I was never one to love the four walls of a classroom. The transition from making mud pies in my grandparent’s backyard to sitting at a desk and learning how to write the alphabet wasn’t an easy one. I remember the freedom of being outside and creating a whole world just from one idea. It rained the night before and mud stuck to the bottom of my sandals. I felt the mud between my fingers and rolled it into a ball. I added leaves, sticks, and flowers to create something entirely different from how I found it. Soon enough, I had an outdoor kitchen and was serving the best mud pies in town. Well, at least that’s what my grandma told me. Once I started school, there wasn’t much time for mud pie making. I had to learn to sit still and follow someone else’s rules of learning. Honestly, the lack of freedom and confinement killed my imagination. It wasn’t until I returned to early childhood education as an adult that I started to find it again. My idea of bringing the classroom outside has led to the creation of my own Forest School.

According to the Forest School Association, “Forest School is a child-centered inspirational learning process that offers opportunities for holistic growth through regular sessions. It is a long-term program that supports play, exploration and supported risk taking. It develops confidence and self-esteem through learner inspired, hands-on experience in a natural setting.” My mud pie making had finally come full circle. When I first opened Kids at Play, I created an outdoor classroom with a fully stocked mud kitchen so that mud pie making would always be a part of the curriculum.

As I observed the students in their outdoor classroom, I was able to see the benefits of learning outdoors. There were no single purpose toys, desks or chairs, whiteboards, or worksheets. Instead, there was mud, pots and pans, and trees to climb on. With less, there was more. I saw each child’s eyes open with endless possibilities. They weren’t outside their school; they were on an island learning how to build a fort. They were creating a forest of fairy houses. They were looking for bugs and small critters. After watching their imaginations grow, I decided it was time to take them to an even less structured area. So, I became a recognized Forest School provider and started planning excursions. With limited lessons plans, I started taking my classes to wooded areas and near water. Then I would sit and watch as the magic unfolded. The students had a sense of freedom and risk. They knew their own internal boundaries and limits. There is natural risk of getting lost but there are boundaries in place. They had the freedom to sit, climb, run, without permission. In an unstructured atmosphere, this allowed their imagination to be authentic.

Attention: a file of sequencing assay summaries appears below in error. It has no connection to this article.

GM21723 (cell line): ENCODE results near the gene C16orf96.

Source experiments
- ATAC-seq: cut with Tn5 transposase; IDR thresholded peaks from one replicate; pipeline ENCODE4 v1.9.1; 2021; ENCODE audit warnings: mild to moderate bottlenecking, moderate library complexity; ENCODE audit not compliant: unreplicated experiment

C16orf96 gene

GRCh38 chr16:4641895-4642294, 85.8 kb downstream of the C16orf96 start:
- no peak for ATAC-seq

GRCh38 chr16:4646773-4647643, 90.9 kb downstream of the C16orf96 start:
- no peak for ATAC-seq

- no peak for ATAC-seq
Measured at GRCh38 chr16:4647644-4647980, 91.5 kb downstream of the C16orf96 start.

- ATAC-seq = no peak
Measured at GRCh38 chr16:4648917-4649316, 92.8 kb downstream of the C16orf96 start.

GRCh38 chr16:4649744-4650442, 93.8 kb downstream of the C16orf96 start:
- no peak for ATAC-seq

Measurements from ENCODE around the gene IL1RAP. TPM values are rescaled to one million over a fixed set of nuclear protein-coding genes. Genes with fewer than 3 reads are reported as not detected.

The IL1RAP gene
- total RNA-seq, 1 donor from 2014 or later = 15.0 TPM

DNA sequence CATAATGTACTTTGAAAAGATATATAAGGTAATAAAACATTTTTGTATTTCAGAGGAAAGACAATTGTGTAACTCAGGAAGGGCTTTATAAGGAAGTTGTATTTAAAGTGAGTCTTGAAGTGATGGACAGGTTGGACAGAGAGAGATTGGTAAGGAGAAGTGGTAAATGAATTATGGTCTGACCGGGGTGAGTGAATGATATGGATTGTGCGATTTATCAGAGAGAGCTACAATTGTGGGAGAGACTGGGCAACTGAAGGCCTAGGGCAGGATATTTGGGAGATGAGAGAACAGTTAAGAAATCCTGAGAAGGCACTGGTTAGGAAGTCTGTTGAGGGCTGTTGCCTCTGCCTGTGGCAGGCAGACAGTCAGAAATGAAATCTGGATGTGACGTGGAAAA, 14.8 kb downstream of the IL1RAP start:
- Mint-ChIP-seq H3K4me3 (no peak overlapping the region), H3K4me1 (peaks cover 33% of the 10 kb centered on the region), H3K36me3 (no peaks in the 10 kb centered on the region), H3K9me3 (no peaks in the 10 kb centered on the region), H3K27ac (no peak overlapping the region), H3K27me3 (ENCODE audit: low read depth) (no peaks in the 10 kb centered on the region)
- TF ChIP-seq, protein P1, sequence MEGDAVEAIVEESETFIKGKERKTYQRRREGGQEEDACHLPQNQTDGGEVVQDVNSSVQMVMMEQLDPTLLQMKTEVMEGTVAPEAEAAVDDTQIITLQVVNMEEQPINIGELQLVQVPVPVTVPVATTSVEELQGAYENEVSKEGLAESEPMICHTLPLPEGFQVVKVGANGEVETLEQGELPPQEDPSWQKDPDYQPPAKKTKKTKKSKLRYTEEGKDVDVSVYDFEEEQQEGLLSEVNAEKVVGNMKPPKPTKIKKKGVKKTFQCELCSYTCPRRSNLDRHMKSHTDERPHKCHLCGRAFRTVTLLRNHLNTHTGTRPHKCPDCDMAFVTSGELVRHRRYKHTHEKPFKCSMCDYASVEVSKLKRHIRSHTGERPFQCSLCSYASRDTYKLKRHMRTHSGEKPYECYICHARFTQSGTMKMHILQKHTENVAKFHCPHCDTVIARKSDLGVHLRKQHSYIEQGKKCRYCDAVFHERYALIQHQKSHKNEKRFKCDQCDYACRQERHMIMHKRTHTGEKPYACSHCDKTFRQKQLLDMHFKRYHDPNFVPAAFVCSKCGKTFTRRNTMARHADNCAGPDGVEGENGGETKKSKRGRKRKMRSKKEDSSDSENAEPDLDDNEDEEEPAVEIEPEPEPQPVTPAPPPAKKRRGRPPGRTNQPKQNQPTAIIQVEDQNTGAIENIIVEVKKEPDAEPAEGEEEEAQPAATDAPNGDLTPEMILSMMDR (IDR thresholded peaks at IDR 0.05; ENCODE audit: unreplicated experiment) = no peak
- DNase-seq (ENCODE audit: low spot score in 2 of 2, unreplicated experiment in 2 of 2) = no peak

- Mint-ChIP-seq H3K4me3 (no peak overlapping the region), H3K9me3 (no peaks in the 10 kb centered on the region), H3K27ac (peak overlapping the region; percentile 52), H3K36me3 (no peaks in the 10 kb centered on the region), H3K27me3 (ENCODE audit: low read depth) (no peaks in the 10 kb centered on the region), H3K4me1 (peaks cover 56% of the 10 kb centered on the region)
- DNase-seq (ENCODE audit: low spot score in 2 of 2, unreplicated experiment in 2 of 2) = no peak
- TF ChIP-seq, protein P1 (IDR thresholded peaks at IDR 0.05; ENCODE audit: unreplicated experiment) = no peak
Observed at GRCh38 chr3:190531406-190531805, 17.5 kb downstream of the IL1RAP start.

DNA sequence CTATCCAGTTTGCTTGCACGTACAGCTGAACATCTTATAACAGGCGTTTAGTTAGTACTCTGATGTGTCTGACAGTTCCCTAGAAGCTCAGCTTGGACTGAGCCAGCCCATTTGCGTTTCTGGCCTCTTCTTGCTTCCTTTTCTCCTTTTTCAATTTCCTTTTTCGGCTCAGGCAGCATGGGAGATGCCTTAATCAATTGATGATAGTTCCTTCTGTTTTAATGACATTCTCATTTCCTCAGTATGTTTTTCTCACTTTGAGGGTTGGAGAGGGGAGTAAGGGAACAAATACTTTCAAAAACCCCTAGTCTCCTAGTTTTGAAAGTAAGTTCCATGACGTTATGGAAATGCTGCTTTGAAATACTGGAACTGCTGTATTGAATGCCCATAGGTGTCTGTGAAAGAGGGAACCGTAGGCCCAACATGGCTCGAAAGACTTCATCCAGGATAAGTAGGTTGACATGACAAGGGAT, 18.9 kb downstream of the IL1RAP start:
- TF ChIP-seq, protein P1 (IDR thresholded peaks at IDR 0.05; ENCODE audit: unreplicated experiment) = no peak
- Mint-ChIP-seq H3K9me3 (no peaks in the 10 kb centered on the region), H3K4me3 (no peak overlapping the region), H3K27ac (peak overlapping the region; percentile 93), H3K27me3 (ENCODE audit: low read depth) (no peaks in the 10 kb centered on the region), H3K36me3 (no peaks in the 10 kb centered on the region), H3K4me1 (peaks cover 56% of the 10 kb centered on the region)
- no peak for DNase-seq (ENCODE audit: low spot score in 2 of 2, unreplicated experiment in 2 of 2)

Then I started noticing behaviors. There was no fighting over toys or playground equipment. There was a genuine respect for each other and each space. No one was asserting dominance. They were learning how to collaborate in this new environment but also had the freedom to go in their own direction. We didn’t bring toys or single purpose objects. Instead, they looked for crabs. They congregated in small groups and looked through the dirt for small treasures. They ran and climbed. They understood the risks of being outside in the elements and assessed on their own. They were learning. And all it took was stepping outside of the four walls of a classroom.

In an article by the Children Nature Network, “research suggests that the benefits from Forest School participation include increase in motivation, concentration, confidence, knowledge of natural environment, and awareness of others.” A study was conducted on the overall experience of Forest School including the benefits on early childhood education. The data that was found suggests that participating in Forest School “fostered a greater awareness of the play affordances offered in a natural environment, with activities being replicated outside of the school sessions; gave the children opportunities to challenge their own concerns about and develop a greater sense of comfort and safety with nature play; develop their knowledge and understanding of the environment, such as learning the names and habitats of local wildlife; helped nurture children’s biophilia by encouraging them to ‘emotionally connect with and develop an appreciation of the natural world.’

Our Fall Forest School program will be starting in August, and I couldn’t be more excited. We have weekly excursions planned so that each student gets the opportunity to explore outside of our school. Students will document their experience in journals and reflect on what they’ve learned. We will be prepared to take the classroom outside during all weather conditions, except when unsafe. Our Forest School goes beyond the fence with ages 5-7. Immersing children in nature creates conditions where they feel confident to take cognitive, physical, and emotional risks as they mature across all developmental domains.

I am so grateful that I can bring back the basics of childhood. Learning doesn’t always have to take place in a classroom. Children aren’t always meant to sit still. So come wander with me. Let’s reconnect with our imagination that we were told to hide away and give our children the opportunity to create worlds that we never had the chance to. What are you waiting for? The forest is calling.